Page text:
The same couldn't be said a year ago, when Johannsson completed a dream club season with an ankle injury that kept him from having the impact at the World Cup he could have had.  Altidore's hamstring injury should have set up Johannsson to shine in Brazil, but he too was injured and only played in the opening win against Ghana. Now, Johannsson has a second chance to show he can be the U.S. team's lead striker.


The left back position remains one in flux, and when Klinsmann's initially suspect experiment of moving Shea to that spot began to bear fruit, he suddenly became an enticing option there. When Orando City set Shea up as its left back and he stood out, the Shea-for-USMNT-left back movement began to pick up steam.

But is he ready to be the starter at left back this summer? Greg Garza has as good a chance as anyone to take that starting role at the Gold Cup, but with Garza injured, Shea will have the upcoming friendlies to increase his chances of overtaking the Tijuana defender. Shea won't have it easy though, not against Dutch and German sides that both boast dangerous wingers.


The Hertha Berlin central defender is coming off a good year in the Bundesliga, and with his age and skill set he seems like a good bet to eventually be a regular U.S. starter. That being said, he has had far too many lackluster showings for the U.S. (his World Cup heroics notwithstanding).

With Matt Besler not in the best of form, Brooks can push himself ahead of the Sporting KC defender with good showings against the Netherlands and Germany. Both opponents will feature top-notch strikers, but several of them will be forwards Brooks has played against previously.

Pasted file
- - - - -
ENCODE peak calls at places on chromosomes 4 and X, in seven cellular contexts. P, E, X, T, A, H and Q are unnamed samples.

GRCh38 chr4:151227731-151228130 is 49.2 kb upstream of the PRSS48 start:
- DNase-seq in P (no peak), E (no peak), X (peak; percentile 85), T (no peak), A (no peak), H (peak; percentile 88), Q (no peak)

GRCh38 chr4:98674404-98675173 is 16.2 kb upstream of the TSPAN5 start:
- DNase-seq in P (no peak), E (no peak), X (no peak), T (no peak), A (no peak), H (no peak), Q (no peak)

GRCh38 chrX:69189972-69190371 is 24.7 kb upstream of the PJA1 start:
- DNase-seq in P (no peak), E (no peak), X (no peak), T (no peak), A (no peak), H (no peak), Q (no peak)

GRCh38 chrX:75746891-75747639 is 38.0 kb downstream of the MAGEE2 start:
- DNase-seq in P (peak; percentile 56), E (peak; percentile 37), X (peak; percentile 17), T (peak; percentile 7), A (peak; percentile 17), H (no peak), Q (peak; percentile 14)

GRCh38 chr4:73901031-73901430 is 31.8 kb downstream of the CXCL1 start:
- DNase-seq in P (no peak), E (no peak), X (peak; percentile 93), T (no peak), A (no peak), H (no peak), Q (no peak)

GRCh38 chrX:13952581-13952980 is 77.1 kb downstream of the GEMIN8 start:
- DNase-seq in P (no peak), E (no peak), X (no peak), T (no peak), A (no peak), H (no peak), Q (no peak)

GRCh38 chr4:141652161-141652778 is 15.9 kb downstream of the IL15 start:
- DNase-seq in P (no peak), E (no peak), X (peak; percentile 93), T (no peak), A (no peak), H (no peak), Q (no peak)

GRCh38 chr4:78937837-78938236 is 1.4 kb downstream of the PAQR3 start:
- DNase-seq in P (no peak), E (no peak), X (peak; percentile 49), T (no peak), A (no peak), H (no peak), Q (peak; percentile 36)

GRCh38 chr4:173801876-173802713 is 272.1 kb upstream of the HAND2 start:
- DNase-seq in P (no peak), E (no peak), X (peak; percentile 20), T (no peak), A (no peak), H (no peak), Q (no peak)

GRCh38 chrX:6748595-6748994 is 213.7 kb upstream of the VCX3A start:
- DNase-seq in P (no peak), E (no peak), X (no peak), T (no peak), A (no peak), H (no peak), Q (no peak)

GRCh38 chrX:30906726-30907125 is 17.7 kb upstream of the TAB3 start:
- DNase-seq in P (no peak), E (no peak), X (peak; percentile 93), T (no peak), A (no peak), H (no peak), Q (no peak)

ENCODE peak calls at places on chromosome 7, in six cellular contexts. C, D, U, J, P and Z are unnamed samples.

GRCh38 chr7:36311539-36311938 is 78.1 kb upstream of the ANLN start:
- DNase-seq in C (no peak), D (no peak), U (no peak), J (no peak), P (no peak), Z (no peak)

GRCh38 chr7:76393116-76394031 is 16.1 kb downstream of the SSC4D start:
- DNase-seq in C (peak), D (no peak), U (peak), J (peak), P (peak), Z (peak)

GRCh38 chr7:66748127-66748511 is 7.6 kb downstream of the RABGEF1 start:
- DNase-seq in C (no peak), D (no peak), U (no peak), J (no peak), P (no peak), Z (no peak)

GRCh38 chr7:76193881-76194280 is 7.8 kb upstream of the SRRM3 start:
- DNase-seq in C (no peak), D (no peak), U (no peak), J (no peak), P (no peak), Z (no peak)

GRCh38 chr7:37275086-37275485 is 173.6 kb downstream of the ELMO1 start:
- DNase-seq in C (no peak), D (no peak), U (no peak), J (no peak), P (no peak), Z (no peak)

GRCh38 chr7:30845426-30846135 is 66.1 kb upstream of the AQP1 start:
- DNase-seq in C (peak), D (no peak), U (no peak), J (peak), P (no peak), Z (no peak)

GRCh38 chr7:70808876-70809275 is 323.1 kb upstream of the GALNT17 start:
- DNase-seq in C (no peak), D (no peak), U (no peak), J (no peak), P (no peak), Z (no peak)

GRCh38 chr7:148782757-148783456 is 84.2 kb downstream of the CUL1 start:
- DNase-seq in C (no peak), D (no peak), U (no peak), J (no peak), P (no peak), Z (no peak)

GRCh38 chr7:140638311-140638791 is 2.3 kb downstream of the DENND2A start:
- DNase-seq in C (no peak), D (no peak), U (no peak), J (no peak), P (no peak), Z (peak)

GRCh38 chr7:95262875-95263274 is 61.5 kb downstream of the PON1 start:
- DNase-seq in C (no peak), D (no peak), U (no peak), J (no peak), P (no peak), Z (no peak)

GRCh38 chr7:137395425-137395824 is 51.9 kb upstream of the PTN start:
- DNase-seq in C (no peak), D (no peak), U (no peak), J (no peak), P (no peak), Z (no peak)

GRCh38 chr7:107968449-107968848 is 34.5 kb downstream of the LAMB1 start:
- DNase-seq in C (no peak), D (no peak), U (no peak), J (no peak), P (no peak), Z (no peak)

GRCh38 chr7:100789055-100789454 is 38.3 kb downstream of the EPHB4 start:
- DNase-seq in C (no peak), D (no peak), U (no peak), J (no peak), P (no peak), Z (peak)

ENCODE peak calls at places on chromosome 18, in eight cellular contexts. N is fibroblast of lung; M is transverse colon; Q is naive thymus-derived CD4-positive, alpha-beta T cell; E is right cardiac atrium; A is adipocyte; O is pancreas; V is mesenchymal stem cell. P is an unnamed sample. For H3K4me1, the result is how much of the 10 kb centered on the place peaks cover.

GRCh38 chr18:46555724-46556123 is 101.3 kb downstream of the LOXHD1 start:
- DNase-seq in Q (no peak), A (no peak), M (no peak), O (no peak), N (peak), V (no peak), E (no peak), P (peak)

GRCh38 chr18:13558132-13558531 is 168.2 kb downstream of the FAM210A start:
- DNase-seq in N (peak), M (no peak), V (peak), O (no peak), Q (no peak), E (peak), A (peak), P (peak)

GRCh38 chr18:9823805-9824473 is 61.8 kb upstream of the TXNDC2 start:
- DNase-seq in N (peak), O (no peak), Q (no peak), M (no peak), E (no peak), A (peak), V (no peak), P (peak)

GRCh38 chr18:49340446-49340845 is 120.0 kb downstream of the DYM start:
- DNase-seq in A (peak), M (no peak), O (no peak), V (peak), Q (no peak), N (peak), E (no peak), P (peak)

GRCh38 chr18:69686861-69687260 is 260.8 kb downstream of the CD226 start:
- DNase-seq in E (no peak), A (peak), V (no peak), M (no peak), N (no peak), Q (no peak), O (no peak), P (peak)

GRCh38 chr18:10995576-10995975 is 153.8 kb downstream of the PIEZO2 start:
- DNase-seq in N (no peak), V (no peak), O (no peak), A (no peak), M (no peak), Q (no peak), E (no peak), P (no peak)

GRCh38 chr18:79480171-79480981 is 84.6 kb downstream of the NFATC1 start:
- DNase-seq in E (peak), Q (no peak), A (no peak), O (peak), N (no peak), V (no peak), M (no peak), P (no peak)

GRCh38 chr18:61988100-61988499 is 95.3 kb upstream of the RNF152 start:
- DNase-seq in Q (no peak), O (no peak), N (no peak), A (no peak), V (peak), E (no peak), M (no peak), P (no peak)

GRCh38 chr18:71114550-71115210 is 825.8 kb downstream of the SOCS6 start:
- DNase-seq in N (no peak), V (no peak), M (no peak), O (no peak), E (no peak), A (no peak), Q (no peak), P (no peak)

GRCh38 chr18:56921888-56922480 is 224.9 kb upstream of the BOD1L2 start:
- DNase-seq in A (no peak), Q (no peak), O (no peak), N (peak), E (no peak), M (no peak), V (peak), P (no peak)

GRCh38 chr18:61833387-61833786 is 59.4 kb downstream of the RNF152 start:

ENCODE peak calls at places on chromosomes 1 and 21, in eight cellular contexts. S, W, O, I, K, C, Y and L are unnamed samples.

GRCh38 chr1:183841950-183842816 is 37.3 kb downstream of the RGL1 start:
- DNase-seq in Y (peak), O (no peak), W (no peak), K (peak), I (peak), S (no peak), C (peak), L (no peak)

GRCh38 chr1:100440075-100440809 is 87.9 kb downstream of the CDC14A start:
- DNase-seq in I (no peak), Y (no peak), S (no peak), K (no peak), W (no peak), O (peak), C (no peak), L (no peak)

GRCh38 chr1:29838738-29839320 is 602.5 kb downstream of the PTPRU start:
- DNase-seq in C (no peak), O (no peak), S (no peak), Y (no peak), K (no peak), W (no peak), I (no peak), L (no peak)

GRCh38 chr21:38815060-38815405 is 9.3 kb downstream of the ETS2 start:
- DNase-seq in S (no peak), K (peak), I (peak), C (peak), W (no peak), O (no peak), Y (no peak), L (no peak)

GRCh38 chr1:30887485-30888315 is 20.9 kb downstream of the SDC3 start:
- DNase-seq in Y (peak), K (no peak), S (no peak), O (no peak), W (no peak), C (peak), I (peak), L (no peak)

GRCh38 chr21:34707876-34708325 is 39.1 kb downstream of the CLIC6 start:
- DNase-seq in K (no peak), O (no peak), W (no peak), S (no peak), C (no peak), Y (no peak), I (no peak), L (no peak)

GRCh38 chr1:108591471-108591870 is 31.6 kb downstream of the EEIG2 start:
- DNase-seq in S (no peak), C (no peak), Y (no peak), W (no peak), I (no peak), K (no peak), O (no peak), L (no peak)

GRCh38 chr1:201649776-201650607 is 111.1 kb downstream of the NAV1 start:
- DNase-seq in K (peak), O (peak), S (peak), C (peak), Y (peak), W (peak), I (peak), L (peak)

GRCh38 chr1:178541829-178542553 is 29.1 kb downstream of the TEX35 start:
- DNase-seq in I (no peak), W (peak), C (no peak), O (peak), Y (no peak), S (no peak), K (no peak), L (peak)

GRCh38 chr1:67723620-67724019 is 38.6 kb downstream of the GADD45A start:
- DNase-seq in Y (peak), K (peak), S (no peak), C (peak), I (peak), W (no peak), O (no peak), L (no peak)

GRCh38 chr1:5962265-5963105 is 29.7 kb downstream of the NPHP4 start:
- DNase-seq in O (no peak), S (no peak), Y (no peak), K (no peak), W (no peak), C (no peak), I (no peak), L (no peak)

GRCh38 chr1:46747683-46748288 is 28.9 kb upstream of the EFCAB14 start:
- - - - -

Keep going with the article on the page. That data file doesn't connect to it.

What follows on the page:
Much like Brooks, Chandler is coming off a successful season in the Bundesliga, and he also has failed to convince when given opportunities by Klinsmann with the U.S. These friendlies are the perfect opportunity for Chandler to show the quality he regularly shows with Eintracht Frankfurt, and if he does that he will move ahead of the likes of DeAndre Yedlin and Brad Evans in the race for the starting right back role at the Gold Cup.

It should be noted that also working in Chandler's favor is his versatility. He has matches at left back under his belt, and if the other left back options fail to inspire, Klinsmann could give Chandler a look there yet again.


It seems like a long time since Williams was starting regularly back in 2013 during World Cup qualifying, but it was just two years ago. An ill-timed injury a year ago prevented him from making a late push for a World Cup roster spot, but he's back now and looking every bit like a challenge for stating defensive midfield role.

Williams has plenty of competition for playing time, but with Kyle Beckerman being 33 and Mix Diskerud not exactly lighting it up in MLS, Williams stands a good chance of boosting his stock if he can make the most of the minutes Klinsmann gives him this month.

Follow GOAL.COM on